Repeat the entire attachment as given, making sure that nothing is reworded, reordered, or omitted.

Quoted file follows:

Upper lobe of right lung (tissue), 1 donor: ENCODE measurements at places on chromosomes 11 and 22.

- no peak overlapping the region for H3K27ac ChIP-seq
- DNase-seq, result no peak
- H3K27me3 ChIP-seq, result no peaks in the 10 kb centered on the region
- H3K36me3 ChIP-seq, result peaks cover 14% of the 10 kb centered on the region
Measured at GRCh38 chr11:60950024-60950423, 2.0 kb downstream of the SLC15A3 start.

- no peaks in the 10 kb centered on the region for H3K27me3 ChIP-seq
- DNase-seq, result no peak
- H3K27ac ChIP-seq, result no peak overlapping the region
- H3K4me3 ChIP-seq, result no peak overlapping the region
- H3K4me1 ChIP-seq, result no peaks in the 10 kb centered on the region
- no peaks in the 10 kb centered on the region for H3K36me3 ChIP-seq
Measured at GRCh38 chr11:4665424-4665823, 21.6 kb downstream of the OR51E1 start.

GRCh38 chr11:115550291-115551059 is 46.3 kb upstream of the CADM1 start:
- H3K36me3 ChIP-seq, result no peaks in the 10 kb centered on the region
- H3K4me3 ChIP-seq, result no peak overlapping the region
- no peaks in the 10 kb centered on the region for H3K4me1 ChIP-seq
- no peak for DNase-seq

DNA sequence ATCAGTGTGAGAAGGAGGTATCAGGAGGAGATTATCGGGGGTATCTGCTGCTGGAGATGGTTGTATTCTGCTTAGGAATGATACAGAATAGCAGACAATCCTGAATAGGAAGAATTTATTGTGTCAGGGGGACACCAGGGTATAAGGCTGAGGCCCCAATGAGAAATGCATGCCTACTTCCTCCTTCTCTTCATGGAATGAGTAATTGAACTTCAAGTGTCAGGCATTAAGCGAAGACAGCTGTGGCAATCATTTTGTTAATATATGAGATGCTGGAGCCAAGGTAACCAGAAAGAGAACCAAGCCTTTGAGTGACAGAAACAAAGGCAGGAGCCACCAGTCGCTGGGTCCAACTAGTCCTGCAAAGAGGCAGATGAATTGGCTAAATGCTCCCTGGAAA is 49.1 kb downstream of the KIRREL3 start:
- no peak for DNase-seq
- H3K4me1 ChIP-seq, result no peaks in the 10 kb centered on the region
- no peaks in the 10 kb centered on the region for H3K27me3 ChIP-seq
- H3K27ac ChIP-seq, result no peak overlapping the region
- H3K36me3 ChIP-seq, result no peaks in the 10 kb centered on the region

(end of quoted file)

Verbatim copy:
Upper lobe of right lung (tissue), 1 donor: ENCODE measurements at places on chromosomes 11 and 22.

- no peak overlapping the region for H3K27ac ChIP-seq
- DNase-seq, result no peak
- H3K27me3 ChIP-seq, result no peaks in the 10 kb centered on the region
- H3K36me3 ChIP-seq, result peaks cover 14% of the 10 kb centered on the region
Measured at GRCh38 chr11:60950024-60950423, 2.0 kb downstream of the SLC15A3 start.

- no peaks in the 10 kb centered on the region for H3K27me3 ChIP-seq
- DNase-seq, result no peak
- H3K27ac ChIP-seq, result no peak overlapping the region
- H3K4me3 ChIP-seq, result no peak overlapping the region
- H3K4me1 ChIP-seq, result no peaks in the 10 kb centered on the region
- no peaks in the 10 kb centered on the region for H3K36me3 ChIP-seq
Measured at GRCh38 chr11:4665424-4665823, 21.6 kb downstream of the OR51E1 start.

GRCh38 chr11:115550291-115551059 is 46.3 kb upstream of the CADM1 start:
- H3K36me3 ChIP-seq, result no peaks in the 10 kb centered on the region
- H3K4me3 ChIP-seq, result no peak overlapping the region
- no peaks in the 10 kb centered on the region for H3K4me1 ChIP-seq
- no peak for DNase-seq

DNA sequence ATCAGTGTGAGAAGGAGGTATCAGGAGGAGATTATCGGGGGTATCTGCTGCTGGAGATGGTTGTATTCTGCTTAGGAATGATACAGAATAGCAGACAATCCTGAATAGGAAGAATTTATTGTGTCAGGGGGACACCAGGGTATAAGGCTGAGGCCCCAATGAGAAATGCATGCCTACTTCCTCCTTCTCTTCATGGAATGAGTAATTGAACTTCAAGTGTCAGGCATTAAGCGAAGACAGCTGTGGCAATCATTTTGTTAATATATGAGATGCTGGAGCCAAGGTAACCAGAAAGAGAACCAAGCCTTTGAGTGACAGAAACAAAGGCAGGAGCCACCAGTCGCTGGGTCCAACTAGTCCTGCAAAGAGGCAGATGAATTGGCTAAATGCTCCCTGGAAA is 49.1 kb downstream of the KIRREL3 start:
- no peak for DNase-seq
- H3K4me1 ChIP-seq, result no peaks in the 10 kb centered on the region
- no peaks in the 10 kb centered on the region for H3K27me3 ChIP-seq
- H3K27ac ChIP-seq, result no peak overlapping the region
- H3K36me3 ChIP-seq, result no peaks in the 10 kb centered on the region